Distributed Data Classification

When preparing text data to be used in training a large language model (LLM), it is useful to classify text documents in various ways, to enhance the LLM’s performance by making it able to produce more contextually appropriate and accurate language across various subjects. NeMo Curator provides this module to help a user run inference with pre-trained models on large amounts of text documents. We achieve this by chunking the datasets across multiple computing nodes, each equipped with multiple GPUs, to accelerate the classification task in a distributed way. In other words, because the classification of a single text document is independent of other documents within a dataset, we can distribute the workload across multiple nodes and multiple GPUs to perform parallel processing.

Domain classification and quality classification are two tasks we include as examples within our module. Here, we summarize why each is useful for training an LLM.

Domain classification is useful because it helps the LLM understand the context and specific domain of the input text. Because different domains have different linguistic characteristics and terminologies, an LLM’s ability to generate contextually relevant responses can be improved by tailoring training data to a specific domain. Overall, this helps provide more accurate and specialized information.

Quality classification is useful for filtering out noisy or low quality data. This allows the model to focus on learning from high quality and informative examples, which contributes to the LLM’s robustness and enhances its ability to generate reliable and meaningful outputs. Additionally, quality classification helps mitigate biases and inaccuracies that may arise from poorly curated training data.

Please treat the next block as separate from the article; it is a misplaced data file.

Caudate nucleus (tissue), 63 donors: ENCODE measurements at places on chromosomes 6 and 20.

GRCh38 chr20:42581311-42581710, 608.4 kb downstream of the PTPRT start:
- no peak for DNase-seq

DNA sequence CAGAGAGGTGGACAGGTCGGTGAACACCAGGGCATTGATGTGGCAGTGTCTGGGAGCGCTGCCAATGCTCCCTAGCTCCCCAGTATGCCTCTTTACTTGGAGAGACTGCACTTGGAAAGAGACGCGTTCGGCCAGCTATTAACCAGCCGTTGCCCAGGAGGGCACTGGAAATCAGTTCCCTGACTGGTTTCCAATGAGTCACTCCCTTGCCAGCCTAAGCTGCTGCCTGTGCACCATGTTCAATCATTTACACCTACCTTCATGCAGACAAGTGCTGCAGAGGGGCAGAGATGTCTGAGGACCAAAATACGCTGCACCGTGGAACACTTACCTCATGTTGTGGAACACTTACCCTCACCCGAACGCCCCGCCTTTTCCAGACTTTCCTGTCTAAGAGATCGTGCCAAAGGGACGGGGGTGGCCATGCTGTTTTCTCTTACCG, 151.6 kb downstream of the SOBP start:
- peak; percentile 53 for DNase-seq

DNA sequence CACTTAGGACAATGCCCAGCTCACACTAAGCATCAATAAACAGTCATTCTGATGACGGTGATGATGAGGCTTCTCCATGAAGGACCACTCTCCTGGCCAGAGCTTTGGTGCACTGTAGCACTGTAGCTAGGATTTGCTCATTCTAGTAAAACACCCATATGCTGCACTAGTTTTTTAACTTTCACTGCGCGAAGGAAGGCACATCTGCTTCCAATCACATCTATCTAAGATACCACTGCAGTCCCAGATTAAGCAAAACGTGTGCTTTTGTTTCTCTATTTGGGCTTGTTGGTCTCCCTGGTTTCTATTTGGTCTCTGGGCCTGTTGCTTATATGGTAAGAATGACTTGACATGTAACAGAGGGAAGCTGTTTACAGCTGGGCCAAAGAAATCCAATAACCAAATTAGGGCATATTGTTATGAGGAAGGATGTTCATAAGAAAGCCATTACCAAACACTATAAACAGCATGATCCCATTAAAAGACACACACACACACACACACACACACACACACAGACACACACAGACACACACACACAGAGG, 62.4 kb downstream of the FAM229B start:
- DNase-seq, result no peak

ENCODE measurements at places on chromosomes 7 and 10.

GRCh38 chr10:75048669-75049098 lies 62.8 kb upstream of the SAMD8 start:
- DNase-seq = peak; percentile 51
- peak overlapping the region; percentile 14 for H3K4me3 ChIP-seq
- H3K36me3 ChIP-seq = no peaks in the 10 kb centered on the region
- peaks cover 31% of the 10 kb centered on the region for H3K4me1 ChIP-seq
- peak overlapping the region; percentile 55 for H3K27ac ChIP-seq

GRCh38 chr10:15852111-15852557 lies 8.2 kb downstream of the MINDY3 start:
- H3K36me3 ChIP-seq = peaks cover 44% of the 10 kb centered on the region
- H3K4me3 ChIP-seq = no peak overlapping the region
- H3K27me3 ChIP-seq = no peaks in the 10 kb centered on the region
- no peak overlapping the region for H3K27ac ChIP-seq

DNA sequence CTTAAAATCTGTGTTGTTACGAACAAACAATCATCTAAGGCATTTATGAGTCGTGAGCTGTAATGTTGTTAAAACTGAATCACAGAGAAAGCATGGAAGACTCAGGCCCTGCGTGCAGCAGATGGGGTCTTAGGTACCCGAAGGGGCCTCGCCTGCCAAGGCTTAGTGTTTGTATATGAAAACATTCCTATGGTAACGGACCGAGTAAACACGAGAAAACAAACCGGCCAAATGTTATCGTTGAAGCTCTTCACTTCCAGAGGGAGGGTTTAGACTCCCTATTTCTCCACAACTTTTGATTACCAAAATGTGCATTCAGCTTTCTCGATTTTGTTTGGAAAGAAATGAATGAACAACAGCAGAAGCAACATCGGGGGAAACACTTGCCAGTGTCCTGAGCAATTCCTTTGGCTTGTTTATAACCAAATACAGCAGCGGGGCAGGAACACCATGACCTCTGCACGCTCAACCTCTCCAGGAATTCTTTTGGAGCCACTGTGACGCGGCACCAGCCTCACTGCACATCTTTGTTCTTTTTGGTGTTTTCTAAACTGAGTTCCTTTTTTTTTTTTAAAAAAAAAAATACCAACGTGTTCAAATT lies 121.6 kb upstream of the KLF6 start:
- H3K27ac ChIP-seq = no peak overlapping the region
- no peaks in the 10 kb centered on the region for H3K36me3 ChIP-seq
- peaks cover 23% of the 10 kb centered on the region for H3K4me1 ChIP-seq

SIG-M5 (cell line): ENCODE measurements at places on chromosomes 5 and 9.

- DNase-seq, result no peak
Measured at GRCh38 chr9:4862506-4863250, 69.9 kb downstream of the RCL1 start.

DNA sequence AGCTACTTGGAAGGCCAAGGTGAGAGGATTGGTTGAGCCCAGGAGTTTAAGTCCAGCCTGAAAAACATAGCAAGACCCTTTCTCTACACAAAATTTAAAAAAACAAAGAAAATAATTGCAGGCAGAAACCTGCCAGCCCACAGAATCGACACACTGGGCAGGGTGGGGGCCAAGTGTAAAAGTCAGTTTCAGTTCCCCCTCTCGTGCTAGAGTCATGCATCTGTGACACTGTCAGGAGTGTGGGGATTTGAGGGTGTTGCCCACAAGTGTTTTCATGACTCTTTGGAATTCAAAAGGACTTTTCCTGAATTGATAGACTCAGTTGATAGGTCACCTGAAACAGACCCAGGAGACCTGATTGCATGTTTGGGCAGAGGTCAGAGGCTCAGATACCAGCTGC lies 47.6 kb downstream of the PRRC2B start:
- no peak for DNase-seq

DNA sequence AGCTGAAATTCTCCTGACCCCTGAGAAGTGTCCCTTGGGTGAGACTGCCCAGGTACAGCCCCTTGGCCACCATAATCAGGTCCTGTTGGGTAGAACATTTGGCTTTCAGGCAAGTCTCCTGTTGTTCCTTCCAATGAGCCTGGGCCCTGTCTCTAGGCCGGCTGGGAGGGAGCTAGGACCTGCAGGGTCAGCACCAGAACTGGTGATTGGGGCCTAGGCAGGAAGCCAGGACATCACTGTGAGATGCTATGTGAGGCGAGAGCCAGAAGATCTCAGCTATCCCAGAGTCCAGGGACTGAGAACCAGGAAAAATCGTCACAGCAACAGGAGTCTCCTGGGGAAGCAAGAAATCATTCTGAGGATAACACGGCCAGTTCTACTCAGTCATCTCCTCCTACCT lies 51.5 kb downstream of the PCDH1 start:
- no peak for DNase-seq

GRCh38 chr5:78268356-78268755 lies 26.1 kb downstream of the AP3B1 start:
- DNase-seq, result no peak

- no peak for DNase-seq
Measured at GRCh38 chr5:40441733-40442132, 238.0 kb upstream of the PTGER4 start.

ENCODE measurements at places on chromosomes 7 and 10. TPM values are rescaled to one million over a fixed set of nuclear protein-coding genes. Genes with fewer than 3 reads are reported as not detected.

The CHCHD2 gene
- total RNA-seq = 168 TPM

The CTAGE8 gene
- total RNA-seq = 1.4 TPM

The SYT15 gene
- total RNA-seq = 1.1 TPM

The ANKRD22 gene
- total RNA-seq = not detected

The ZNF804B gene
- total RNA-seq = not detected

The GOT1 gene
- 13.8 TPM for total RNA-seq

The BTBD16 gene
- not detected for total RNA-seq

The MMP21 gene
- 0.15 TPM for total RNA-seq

NeMo Curator provides a base class DistributedDataClassifier that can be extended to fit your specfic model. The only requirement is that the model can fit on a single GPU. We have also provided two subclasses that focus on domain and quality classification. Let’s see how DomainClassifier works in a small excerpt taken from examples/distributed_data_classification_examples/domain_api_example.py:


labels = [ "Adult", "Arts_and_Entertainment", "Autos_and_Vehicles", ..., "Shopping", "Sports", "Travel_and_Transportation", ] model_file_name = "pytorch_model_file.pth" files = get_all_files_paths_under("books_dataset/") input_dataset = DocumentDataset.read_json(files, backend="cudf", add_filename=True) domain_classifier = DomainClassifier( model_file_name=model_file_name, labels=labels, filter_by=["Games", "Sports"], ) result_dataset = domain_classifier(dataset=input_dataset) result_dataset.to_json("games_and_sports/", write_to_filename=True)

This module functions very similarly to the ScoreFilter module. The key differences is that it operates on the GPU instead of the CPU. Therefore, the Dask cluster must be started as a GPU one. And, DomainClassifier requires DocumentDataset to be on the GPU (i.e., have backend=cudf). It is easy to extend DistributedDataClassifier to your own model. Check out nemo_curator.modules.distributed_data_classifier.py for reference.

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